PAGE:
The term "drugs" has an ambiguous understanding if we examine all of its definitions in relevant literature and everyday language. Depending on each description of the word, the psychoactive properties may vary, the potential to cause addiction as well, or the types of physiological reactions that the specific drug causes, be it illegal or not.
This article aims to explain what drugs are, what types exist, and what effects and consequences they have. Risk of causing addiction is also an essential factor to consider, both physical addiction as well as psychological.
Generally speaking, drugs refer to any chemical substance that affects the functioning of living things and the organisms that infect them. The World Health Organization (1994) lists the term drugs as any substance used to cure or prevent an illness.
If we follow this pharmacological premise, then we could call any substance, whether designed to cure or intoxicate, a drug. In reality, however, there are two terms used to designate each of them: drug is used for intoxicating substances and medicine for any pharmaceutical product (or pharmaceutical drug).
In colloquial use, the word drugs is employed exclusively in connection to illegal substances which are also called narcotics, or psychedelics. These psychoactive substances alter the functions of our central nervous system (CNS) and cause both wanted and unwanted effects.
In this sense, the word drug is closely related to the meaning of narcotic or psychedelic seeing how each of these substances affect the CNS to a certain degree.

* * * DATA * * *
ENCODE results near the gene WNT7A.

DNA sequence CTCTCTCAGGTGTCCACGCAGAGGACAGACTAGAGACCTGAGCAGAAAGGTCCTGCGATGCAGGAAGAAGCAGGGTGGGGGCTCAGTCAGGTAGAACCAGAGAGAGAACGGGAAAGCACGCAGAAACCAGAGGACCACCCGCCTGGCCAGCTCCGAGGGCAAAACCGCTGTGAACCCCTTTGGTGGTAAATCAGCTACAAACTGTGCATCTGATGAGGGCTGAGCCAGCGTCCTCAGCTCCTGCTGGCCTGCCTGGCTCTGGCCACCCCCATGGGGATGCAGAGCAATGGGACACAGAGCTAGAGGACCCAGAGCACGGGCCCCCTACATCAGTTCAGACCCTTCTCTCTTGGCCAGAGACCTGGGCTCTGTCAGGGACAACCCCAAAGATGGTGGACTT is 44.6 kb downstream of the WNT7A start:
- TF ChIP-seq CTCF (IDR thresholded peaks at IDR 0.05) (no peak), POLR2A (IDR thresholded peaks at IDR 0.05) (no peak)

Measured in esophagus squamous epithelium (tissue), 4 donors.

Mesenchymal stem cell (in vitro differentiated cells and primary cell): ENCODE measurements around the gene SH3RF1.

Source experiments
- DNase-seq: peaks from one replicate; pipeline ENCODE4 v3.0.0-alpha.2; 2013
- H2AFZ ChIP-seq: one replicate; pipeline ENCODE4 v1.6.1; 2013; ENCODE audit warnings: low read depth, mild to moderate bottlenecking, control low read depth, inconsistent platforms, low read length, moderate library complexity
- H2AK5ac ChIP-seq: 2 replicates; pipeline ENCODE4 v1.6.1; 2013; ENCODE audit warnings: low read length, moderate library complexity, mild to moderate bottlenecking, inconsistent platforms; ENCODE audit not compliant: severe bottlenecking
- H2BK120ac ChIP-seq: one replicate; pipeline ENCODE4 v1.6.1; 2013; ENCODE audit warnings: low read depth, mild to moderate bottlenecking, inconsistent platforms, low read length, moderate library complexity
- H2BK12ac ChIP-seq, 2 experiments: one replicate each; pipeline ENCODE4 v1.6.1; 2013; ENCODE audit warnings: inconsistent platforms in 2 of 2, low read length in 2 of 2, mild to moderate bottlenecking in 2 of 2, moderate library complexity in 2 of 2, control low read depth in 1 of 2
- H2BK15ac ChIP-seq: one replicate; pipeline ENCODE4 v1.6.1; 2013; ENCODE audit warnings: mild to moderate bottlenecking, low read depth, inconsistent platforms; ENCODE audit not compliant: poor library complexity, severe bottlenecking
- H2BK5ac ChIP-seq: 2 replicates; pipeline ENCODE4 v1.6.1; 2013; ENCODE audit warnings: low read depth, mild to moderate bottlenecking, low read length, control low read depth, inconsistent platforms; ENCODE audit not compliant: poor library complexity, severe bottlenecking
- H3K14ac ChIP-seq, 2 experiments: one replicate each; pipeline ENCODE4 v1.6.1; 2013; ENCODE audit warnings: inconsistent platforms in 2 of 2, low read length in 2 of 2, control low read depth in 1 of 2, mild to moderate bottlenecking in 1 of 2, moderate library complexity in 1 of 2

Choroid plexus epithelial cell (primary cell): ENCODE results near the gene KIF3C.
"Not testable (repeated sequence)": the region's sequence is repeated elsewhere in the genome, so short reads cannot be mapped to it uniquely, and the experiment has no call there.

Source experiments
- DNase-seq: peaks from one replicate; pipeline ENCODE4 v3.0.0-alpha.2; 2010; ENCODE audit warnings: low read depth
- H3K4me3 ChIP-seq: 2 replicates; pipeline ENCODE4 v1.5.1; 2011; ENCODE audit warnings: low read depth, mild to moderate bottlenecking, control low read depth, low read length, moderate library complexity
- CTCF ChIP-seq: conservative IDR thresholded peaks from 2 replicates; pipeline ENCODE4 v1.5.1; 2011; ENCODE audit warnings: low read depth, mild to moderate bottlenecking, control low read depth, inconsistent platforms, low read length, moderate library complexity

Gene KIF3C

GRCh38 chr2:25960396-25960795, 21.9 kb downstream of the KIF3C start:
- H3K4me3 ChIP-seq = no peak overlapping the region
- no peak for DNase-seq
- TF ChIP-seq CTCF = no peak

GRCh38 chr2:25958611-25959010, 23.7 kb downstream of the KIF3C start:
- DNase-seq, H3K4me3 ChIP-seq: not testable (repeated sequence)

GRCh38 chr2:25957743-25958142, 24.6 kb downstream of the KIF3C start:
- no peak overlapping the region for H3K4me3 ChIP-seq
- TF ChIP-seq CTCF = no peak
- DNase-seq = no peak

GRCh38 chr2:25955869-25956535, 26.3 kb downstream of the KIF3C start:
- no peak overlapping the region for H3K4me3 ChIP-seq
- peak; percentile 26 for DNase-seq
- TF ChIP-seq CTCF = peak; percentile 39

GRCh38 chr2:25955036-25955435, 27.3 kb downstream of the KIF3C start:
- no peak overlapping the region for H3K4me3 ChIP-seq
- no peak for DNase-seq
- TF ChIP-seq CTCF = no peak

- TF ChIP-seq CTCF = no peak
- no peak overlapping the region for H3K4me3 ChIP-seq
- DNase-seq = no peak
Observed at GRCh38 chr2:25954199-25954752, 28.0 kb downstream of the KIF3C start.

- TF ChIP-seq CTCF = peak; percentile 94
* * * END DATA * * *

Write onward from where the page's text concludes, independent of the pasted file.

Drug effects and their intensity vary greatly depending on the type of substance we are dealing with. For example, there are stimulant substances and depressant ones (also called sedatives) while others have varying degrees of the same effects, such as caffeine and cocaine.
Another factor to consider is the addiction risk of every drug. This focus area relates to the harmful effects and consequences of drug use which prompted the introduction of terms such as hard drugs and soft drugs.
Finally, drug classification also varies depending on their pharmacokinetics process (specific way of absorption, distribution, metabolization, and excretion) which is not always similar for each substance. For example, certain drugs can be differentiated based on the body part or type of tissue used to administer them.
We will have a look at 11 different drugs and their main characteristics: illegal, legal, stimulants, depressants, narcotics, hallucinogenic, hard, soft, injectable, inhalants, and oral.
The list was compiled considering four primary criteria:
the legal status of the drug (legal or illegal)
the type of effects it has (stimulants, depressants, narcotics, or hallucinogenic)
risk of physical and psychological addiction (hard drugs) or low addictive factor (soft drugs)
method of administering the drug (injected: intravenous, subcutaneous, intramuscular: inhaled, orally)
When discussing the concept of drugs, it's almost impossible not to think of substances whose purchase and use are sanctioned by the law. The reality, however, is that only illegal drugs should be part of that perception because there are also drugs that have been legalized in most parts of the world, as we're about to discover.
Cocaine, heroin, hallucinogenic mushrooms, and extasy are among the most consumed illegal drugs. On the other hand, substances such as cannabis (marijuana) or amphetamines (speed), depending on the country, have a more ambiguous legal status, being on the borderline between legal and illegal drugs.